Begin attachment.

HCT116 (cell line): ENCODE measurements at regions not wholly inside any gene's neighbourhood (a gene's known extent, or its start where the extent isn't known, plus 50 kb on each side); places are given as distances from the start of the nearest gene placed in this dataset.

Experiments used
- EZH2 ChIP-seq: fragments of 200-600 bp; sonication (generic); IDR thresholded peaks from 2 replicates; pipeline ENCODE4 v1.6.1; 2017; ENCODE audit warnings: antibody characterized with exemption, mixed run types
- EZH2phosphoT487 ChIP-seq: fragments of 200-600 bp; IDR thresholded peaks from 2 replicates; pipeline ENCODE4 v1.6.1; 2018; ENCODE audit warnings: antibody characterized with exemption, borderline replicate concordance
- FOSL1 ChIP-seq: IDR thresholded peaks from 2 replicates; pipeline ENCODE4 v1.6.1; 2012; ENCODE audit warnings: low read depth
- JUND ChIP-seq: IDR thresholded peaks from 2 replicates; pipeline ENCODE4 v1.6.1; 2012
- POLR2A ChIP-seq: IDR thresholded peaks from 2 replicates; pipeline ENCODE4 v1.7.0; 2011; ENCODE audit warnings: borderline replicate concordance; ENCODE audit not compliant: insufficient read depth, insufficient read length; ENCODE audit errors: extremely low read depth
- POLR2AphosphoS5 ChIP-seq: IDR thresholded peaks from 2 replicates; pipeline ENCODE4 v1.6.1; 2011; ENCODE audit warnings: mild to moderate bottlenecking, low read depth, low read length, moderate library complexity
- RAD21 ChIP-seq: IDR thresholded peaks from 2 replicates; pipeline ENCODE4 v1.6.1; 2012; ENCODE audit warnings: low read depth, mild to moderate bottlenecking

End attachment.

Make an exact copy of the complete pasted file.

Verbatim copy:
HCT116 (cell line): ENCODE measurements at regions not wholly inside any gene's neighbourhood (a gene's known extent, or its start where the extent isn't known, plus 50 kb on each side); places are given as distances from the start of the nearest gene placed in this dataset.

Experiments used
- EZH2 ChIP-seq: fragments of 200-600 bp; sonication (generic); IDR thresholded peaks from 2 replicates; pipeline ENCODE4 v1.6.1; 2017; ENCODE audit warnings: antibody characterized with exemption, mixed run types
- EZH2phosphoT487 ChIP-seq: fragments of 200-600 bp; IDR thresholded peaks from 2 replicates; pipeline ENCODE4 v1.6.1; 2018; ENCODE audit warnings: antibody characterized with exemption, borderline replicate concordance
- FOSL1 ChIP-seq: IDR thresholded peaks from 2 replicates; pipeline ENCODE4 v1.6.1; 2012; ENCODE audit warnings: low read depth
- JUND ChIP-seq: IDR thresholded peaks from 2 replicates; pipeline ENCODE4 v1.6.1; 2012
- POLR2A ChIP-seq: IDR thresholded peaks from 2 replicates; pipeline ENCODE4 v1.7.0; 2011; ENCODE audit warnings: borderline replicate concordance; ENCODE audit not compliant: insufficient read depth, insufficient read length; ENCODE audit errors: extremely low read depth
- POLR2AphosphoS5 ChIP-seq: IDR thresholded peaks from 2 replicates; pipeline ENCODE4 v1.6.1; 2011; ENCODE audit warnings: mild to moderate bottlenecking, low read depth, low read length, moderate library complexity
- RAD21 ChIP-seq: IDR thresholded peaks from 2 replicates; pipeline ENCODE4 v1.6.1; 2012; ENCODE audit warnings: low read depth, mild to moderate bottlenecking